US revises Russia sanctions for electronics exports

The Trump administration on Thursday revised recent U.S. sanctions that had unintentionally prevented American companies from exporting certain consumer electronic products to Russia. The change allows firms to deal with Russia's security service, which licenses such exports under Russian law.

The Treasury Department said U.S. companies can now apply to Russia's Federal Security Service, or FSB, to sell low-level encrypted electronic devices such as cell phones or tablets. Those products had not been intended to be covered by the sanctions which the Obama administration imposed on Dec. 29 after U.S. intelligence agencies concluded that Russia meddled in the 2016 presidential election.

In pursuit of such applications, Treasury will also allow firms to pay nominal fees of up to $5,000 per year to the FSB. The FSB is the main successor to the Soviet-era KGB, but it also holds some regulatory responsibilities.

FSB permission or notification is required by Russian law for encrypted devices to be imported, but such contact was barred under the Obama sanctions.

The technical fix was announced at a politically charged time in Washington. Democrats and Republicans alike are concerned that the Trump administration may move to ease sanctions against Russia while the election meddling allegations remain unresolved and it continues destabilizing actions in Ukraine and Syria.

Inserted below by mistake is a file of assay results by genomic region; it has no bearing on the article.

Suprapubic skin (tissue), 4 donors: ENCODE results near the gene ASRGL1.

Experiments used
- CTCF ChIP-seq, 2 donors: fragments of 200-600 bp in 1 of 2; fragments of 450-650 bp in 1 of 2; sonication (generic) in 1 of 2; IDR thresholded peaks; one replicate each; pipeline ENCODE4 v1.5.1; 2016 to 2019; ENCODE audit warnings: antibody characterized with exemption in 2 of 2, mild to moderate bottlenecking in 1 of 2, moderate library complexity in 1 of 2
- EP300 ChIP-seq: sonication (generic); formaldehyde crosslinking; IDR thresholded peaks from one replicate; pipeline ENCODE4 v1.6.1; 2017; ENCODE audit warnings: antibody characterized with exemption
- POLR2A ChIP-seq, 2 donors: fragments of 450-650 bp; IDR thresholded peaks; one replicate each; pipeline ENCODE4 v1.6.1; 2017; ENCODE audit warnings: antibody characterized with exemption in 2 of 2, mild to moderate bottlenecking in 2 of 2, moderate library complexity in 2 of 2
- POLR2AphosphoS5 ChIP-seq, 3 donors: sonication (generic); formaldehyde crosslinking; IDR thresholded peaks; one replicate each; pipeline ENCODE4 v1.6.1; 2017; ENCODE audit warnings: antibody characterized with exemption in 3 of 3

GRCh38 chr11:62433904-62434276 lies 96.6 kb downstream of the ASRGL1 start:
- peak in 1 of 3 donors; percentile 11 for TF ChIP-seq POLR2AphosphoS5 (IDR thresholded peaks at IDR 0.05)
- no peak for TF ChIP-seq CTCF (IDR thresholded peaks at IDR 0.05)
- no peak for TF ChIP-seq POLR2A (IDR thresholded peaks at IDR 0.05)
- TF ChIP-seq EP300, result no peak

Treasury officials said shortly after the election meddling sanctions were announced, several American businesses and consulting companies began to seek the change, saying their exclusion from the Russian electronics market was an "unintended consequence" of the broader sanctions. The change does not affect other Obama-era sanctions on the FSB or other Russian entities.

The Treasury notice used technical language to explain the change. It said it would now allow "certain transactions" with the FSB "that are necessary and ordinarily incident to requesting certain licenses and authorizations for the importation, distribution, or use of certain information technology products in the Russian Federation."

It did not elaborate initially, leading to speculation that the move was more than just a technical fix.

The White House denied it was easing sanctions.

"I haven't eased anything," Trump said in response to a shouted question from a reporter at the White House.

White House spokesman Sean Spicer said the move was part of a "regular course of action" in adjusting federal regulations.

Separately, the Treasury Department added products to a list of medical items that require clearance for U.S. companies to sell to Iran.

The Obama administration eased sanctions on Iran as part of a landmark 2015 nuclear agreement, including a ban on the sale of many medical devices. That change affected products used for nuclear medicine purposes that might have uses in an atomic weapons program.